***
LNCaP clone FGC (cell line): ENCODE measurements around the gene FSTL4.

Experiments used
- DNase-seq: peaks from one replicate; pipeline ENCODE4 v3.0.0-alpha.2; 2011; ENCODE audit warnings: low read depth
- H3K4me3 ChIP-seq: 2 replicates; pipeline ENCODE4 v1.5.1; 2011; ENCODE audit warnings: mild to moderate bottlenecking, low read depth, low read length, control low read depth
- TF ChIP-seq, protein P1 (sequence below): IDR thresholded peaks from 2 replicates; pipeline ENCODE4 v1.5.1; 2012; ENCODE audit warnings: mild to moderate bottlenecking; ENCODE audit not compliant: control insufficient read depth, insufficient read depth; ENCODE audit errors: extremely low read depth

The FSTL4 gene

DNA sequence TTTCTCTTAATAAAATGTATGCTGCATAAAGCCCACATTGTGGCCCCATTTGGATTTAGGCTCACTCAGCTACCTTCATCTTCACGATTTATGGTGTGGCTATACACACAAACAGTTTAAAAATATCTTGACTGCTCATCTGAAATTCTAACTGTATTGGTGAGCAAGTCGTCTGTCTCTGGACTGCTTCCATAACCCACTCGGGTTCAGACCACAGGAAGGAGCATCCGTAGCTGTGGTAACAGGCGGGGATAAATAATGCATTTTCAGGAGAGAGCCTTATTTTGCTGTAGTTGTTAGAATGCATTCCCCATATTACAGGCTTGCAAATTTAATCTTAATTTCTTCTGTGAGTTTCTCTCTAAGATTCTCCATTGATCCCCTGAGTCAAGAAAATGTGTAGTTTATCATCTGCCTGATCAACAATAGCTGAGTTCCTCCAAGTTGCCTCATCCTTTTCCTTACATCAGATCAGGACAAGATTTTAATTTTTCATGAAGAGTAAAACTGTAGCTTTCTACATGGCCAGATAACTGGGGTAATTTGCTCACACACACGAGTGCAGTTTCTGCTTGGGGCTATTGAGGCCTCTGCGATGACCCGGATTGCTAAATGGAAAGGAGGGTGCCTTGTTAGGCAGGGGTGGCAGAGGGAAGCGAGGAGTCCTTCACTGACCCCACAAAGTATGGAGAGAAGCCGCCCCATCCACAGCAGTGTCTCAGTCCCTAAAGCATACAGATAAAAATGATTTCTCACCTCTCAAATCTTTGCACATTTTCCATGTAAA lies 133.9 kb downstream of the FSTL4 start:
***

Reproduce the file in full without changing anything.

LNCaP clone FGC (cell line): ENCODE measurements around the gene FSTL4.

Experiments used
- DNase-seq: peaks from one replicate; pipeline ENCODE4 v3.0.0-alpha.2; 2011; ENCODE audit warnings: low read depth
- H3K4me3 ChIP-seq: 2 replicates; pipeline ENCODE4 v1.5.1; 2011; ENCODE audit warnings: mild to moderate bottlenecking, low read depth, low read length, control low read depth
- TF ChIP-seq, protein P1 (sequence below): IDR thresholded peaks from 2 replicates; pipeline ENCODE4 v1.5.1; 2012; ENCODE audit warnings: mild to moderate bottlenecking; ENCODE audit not compliant: control insufficient read depth, insufficient read depth; ENCODE audit errors: extremely low read depth

The FSTL4 gene

DNA sequence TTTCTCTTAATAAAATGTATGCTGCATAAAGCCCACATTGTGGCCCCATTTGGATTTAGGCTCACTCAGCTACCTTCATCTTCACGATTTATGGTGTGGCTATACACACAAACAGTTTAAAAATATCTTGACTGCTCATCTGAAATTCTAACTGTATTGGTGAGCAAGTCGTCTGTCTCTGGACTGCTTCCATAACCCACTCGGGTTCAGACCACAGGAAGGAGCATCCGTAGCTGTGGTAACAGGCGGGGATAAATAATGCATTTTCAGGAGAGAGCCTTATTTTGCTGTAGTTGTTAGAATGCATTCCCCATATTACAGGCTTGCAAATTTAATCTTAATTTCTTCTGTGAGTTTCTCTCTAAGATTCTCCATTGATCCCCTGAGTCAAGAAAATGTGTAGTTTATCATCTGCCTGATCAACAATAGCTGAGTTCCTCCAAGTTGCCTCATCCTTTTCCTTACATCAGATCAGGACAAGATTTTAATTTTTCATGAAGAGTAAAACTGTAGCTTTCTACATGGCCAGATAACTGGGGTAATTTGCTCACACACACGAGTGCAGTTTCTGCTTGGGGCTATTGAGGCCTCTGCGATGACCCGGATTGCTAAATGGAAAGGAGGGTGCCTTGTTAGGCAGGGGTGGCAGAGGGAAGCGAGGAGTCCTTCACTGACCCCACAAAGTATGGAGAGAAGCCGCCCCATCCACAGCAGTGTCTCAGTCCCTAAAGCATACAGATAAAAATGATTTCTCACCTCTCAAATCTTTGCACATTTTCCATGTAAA lies 133.9 kb downstream of the FSTL4 start: